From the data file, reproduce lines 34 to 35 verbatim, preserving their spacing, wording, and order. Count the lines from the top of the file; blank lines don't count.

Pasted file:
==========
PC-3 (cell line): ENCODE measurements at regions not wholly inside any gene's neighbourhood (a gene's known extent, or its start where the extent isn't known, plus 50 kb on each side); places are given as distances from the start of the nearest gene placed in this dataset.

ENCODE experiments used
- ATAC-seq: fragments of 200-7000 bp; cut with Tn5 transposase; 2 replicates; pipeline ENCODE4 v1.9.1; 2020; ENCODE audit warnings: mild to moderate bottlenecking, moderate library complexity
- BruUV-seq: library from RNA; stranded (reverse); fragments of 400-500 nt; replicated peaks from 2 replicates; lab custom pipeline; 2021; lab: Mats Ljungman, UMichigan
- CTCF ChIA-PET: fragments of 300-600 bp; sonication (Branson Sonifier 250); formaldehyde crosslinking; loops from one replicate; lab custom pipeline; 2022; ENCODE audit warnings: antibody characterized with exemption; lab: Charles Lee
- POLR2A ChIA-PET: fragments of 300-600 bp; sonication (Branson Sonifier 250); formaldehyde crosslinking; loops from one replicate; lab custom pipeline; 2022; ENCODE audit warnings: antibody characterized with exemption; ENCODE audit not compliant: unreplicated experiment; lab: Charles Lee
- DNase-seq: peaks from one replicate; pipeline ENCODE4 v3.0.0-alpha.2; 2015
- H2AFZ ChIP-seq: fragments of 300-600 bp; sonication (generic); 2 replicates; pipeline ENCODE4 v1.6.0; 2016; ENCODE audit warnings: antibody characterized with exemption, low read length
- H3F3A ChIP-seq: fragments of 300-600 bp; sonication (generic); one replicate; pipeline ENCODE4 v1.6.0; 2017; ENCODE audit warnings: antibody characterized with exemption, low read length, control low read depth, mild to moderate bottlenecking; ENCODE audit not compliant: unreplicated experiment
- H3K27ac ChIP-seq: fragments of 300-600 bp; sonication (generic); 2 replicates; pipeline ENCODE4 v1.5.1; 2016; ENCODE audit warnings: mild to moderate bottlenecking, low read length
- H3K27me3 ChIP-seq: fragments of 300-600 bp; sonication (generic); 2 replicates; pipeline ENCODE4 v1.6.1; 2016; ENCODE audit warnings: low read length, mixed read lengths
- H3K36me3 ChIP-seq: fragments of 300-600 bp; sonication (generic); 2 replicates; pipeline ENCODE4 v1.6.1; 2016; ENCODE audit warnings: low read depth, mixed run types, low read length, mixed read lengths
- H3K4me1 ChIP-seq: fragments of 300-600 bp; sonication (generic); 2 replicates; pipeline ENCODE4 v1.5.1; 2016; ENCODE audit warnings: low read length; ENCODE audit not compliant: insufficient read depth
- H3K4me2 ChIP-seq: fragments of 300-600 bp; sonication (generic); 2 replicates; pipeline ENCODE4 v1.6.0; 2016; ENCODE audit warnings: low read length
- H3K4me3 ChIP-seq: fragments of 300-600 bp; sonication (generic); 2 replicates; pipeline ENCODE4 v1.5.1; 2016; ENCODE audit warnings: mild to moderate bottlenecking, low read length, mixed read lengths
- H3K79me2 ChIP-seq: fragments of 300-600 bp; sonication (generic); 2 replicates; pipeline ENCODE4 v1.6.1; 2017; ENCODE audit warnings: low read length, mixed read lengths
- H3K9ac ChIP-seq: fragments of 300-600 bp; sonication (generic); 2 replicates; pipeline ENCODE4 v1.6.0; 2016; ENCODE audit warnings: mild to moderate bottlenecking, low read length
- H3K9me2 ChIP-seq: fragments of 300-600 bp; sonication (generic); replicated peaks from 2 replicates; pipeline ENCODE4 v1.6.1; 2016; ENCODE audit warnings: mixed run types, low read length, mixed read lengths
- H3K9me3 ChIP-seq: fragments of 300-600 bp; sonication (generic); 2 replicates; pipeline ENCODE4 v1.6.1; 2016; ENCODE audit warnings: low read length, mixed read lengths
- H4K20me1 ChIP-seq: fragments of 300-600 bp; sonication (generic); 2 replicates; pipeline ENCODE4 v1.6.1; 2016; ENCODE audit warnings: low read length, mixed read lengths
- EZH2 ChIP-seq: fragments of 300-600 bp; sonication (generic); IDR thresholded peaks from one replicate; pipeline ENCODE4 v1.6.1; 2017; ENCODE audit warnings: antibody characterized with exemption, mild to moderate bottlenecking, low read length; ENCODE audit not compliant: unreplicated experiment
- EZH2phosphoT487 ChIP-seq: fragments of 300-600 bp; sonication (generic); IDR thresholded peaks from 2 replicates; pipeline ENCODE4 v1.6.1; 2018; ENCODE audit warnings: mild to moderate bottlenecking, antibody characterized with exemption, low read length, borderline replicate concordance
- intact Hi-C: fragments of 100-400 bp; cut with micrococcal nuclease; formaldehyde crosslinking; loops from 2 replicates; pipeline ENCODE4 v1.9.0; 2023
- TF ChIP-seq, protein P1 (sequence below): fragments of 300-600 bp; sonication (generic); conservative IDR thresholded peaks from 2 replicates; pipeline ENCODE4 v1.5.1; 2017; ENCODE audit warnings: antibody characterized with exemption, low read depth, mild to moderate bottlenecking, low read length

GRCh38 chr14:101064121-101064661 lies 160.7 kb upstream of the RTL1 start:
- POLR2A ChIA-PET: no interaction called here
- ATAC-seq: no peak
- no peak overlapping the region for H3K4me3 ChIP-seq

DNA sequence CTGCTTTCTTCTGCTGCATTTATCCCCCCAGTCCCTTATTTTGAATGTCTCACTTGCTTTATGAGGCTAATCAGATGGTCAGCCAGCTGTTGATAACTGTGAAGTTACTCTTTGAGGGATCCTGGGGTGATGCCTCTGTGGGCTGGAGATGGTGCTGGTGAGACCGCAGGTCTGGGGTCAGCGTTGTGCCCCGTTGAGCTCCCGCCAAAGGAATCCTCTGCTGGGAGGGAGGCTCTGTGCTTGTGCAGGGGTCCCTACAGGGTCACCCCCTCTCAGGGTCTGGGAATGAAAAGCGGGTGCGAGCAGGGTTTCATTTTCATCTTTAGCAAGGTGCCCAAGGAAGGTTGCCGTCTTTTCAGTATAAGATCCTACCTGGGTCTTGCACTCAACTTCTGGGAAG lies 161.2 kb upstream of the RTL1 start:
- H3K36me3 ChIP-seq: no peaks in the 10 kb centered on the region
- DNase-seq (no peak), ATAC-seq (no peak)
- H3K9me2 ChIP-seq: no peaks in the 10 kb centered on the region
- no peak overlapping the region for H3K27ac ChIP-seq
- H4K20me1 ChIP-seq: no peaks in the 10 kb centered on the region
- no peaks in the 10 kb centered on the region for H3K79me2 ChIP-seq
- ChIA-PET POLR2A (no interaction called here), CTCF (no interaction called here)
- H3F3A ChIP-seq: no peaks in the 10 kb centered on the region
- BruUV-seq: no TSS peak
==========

- H4K20me1 ChIP-seq: no peaks in the 10 kb centered on the region
- no peaks in the 10 kb centered on the region for H3K79me2 ChIP-seq